New Scottish Government figures show the vital role the older generation plays in family life, with many parents unable to get by without their help.
The Growing Up in Scotland survey reveals 69% of families rely on grandparents for childcare, with 56% looking after their grandchildren at least once a week. More than half (57%) of grandmothers and grandfathers also provide financial support to their families – a rise of 16% between 2005/06 and 2011/12.
Charities say this is in line with the economic climate in which many parents are struggling to make ends meet.
Lynn Chesterman, chief executive of the Grandparents' Association, said: "Without the unstinting support of grandparents who, sometimes at great cost to themselves, undertake to support the younger members of the family either with childcare, financial support or help in kind, there would be more families living in poverty."
A spokeswoman for charity Grandparents Plus added: "That more than half of grandparents are providing financial assistance to young families is a reflection of the difficult financial situation facing parents."
The report says grandparents remain the most commonly used form of childcare, followed by nurseries, other informal provision and childminders. It also reveals a significant jump in grandparents helping around the house with cooking, cleaning and DIY, with a 25% increase over the four-year period.
The data shows families with young children had less income in 2011/12 than in 2005/06, with the number of families with an annual income of less than £10,833 increasing 6% to 27%.
Parenting Across Scotland warned that, with childcare costs higher in Scotland than the rest of the UK, more needs to be done to help struggling parents.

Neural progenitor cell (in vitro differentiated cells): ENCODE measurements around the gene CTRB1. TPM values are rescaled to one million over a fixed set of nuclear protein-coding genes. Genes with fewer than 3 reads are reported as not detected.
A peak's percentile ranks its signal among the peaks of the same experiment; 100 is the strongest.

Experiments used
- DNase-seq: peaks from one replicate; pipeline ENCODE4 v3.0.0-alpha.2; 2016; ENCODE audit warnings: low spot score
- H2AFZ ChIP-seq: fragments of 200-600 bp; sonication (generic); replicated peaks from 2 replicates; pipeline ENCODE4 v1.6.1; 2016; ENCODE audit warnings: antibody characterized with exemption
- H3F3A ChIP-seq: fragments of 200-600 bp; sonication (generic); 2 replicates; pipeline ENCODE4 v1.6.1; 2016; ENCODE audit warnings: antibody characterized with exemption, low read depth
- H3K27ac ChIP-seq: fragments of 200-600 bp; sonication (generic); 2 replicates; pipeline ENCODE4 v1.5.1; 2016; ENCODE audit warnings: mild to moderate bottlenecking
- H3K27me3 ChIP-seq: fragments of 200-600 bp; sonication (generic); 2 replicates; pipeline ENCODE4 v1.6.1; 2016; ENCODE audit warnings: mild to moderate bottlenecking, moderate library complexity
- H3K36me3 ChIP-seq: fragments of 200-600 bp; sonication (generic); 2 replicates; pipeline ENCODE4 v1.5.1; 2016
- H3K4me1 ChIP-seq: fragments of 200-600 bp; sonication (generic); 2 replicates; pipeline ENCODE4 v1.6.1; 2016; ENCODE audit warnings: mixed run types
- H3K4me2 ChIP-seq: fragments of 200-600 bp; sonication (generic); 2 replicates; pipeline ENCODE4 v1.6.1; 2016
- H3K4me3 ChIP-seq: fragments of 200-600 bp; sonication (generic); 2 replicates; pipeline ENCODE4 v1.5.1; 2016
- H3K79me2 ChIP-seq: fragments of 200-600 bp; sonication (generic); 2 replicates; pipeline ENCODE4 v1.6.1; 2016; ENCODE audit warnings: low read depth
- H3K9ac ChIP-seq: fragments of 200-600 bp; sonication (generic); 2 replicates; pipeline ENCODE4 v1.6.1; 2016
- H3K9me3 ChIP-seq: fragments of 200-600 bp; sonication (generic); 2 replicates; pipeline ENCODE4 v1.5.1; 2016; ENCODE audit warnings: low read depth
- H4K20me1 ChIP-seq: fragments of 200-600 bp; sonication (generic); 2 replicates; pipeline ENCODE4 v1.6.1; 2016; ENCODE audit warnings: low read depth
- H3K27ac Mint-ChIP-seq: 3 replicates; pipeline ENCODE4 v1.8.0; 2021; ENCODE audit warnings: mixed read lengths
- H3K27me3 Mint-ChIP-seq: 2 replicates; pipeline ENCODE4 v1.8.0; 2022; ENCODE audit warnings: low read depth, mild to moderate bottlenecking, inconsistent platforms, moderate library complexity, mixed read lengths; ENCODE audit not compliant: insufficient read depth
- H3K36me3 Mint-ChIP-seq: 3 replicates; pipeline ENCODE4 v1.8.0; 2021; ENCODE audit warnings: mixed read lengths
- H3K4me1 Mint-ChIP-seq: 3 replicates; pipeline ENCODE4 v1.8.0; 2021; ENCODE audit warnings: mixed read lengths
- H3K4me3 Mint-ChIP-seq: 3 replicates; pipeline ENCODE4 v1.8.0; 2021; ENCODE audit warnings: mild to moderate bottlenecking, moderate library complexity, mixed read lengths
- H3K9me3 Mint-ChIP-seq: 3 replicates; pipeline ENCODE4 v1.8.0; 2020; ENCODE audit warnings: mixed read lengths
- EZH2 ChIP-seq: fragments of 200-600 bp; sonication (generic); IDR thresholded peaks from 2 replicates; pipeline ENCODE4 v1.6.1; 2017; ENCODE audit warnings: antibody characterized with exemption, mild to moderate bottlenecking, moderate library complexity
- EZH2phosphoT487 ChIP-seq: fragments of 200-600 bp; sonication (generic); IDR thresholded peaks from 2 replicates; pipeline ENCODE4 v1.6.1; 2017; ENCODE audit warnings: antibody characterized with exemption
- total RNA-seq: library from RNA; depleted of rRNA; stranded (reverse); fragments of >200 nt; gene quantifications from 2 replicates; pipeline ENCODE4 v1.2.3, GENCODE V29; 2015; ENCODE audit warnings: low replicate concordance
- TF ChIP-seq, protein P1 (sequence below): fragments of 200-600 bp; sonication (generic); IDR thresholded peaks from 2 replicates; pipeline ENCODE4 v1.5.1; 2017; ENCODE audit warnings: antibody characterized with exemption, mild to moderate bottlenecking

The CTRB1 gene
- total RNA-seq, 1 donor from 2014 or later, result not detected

A spokeswoman said: "Parents in Scotland use grandparents to provide childcare more than those in the rest of the UK. Childcare costs in Scotland are among the highest in the UK. Surely these two facts are not unconnected.
"Not all parents have family nearby who are able to help with childcare, and increasingly many grandparents are working themselves. We can't rely on grandparents to shoulder the childcare burden. The Scottish Government needs to ensure parents get the help with childcare that they need."
The report, which looks at life as a 10-month-old child in Scotland in 2011, also reveals increasing numbers of mothers are acting on healthy living messages during pregnancy.
A total of 80% of mothers in 2011/12 reported they had drunk no alcohol during pregnancy – up from 74% in 2005/06. However, 23% continued to smoke while carrying a child.
The number of parents reading to their children most days also increased by 4%.
Minister for Children and Young People, Aileen Campbell, said: "This study provides us with the evidence we need to help make Scotland the best place in the world to grow up. We have invested £4.5 million to support local solutions to family support and child care."